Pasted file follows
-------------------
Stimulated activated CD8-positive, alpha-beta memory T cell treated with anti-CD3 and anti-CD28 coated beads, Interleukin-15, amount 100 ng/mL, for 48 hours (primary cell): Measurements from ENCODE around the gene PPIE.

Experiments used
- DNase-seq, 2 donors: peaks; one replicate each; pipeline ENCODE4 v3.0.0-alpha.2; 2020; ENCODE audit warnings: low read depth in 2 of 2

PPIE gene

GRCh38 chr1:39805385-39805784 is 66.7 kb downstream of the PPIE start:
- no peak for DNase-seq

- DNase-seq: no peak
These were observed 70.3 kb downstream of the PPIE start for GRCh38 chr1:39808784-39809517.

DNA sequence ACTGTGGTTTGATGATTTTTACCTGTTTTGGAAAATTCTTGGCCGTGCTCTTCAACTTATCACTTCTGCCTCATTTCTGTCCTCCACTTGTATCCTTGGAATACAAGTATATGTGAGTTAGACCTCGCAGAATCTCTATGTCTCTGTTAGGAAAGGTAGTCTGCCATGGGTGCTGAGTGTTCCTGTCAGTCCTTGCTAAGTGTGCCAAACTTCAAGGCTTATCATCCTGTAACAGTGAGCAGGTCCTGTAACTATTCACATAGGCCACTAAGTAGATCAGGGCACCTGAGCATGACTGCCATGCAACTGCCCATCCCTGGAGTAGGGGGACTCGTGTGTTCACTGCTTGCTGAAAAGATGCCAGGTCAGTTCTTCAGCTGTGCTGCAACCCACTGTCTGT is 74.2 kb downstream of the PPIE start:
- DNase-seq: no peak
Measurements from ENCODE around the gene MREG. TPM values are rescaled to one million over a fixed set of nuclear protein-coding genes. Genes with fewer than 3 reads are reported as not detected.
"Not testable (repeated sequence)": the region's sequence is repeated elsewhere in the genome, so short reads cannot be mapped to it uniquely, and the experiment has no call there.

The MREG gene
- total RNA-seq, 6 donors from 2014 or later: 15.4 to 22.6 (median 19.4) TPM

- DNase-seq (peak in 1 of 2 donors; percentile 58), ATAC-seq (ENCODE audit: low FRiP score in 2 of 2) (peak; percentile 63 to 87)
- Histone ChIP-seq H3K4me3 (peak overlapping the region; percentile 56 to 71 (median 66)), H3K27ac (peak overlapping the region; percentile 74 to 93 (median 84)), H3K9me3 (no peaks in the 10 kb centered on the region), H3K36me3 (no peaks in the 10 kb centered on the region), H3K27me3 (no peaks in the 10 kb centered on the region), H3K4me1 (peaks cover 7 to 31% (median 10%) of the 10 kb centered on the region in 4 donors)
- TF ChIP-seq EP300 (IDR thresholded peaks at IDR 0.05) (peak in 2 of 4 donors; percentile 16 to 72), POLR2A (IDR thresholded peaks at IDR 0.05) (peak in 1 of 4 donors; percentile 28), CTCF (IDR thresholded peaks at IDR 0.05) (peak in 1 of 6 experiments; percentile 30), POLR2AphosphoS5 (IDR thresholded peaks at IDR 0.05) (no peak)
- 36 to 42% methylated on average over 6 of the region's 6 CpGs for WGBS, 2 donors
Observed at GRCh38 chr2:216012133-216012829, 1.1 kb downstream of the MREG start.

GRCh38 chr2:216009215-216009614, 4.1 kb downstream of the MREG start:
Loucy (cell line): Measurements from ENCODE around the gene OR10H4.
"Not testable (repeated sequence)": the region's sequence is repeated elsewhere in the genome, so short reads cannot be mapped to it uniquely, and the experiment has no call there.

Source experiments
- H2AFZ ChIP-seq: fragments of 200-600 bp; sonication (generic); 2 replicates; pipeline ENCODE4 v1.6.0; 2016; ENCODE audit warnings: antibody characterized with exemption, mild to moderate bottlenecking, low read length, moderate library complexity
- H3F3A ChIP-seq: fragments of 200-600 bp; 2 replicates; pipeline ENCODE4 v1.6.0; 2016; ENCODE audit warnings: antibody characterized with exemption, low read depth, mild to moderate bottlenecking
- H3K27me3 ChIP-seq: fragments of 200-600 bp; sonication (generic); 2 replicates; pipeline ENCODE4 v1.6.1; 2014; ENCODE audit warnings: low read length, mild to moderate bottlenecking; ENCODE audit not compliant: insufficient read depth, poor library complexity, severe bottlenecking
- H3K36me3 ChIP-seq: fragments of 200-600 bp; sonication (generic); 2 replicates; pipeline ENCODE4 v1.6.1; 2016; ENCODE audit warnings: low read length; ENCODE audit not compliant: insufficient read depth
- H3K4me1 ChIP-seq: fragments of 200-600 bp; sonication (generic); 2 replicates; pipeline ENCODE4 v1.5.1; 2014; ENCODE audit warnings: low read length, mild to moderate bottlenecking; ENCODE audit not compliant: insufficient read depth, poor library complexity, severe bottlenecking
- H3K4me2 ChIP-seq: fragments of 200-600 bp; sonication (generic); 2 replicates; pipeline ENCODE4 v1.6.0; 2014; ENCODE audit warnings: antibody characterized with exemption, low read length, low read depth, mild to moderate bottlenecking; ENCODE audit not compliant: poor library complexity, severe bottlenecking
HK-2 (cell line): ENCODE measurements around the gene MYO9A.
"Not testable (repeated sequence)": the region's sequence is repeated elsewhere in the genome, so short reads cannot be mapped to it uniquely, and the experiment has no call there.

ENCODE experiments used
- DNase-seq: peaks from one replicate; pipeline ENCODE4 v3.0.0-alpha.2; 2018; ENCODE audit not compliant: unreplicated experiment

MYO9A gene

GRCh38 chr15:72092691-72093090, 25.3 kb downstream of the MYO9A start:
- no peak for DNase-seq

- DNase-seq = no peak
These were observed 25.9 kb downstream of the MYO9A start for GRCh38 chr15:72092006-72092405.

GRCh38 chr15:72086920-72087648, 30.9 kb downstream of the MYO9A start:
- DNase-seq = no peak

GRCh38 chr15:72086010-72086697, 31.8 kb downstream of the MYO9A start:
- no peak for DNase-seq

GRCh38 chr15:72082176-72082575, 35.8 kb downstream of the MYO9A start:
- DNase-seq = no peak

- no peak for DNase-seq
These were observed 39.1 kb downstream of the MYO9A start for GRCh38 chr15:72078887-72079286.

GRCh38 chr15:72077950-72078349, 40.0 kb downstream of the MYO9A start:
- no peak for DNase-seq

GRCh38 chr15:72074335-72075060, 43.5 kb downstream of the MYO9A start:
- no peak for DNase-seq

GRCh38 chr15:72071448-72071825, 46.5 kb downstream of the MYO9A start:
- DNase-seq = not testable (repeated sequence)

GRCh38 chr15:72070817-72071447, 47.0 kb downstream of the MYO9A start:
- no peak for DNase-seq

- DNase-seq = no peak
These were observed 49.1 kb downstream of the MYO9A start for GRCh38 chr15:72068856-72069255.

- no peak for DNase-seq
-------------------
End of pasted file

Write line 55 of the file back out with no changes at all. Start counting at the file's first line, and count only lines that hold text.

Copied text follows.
- DNase-seq = no peak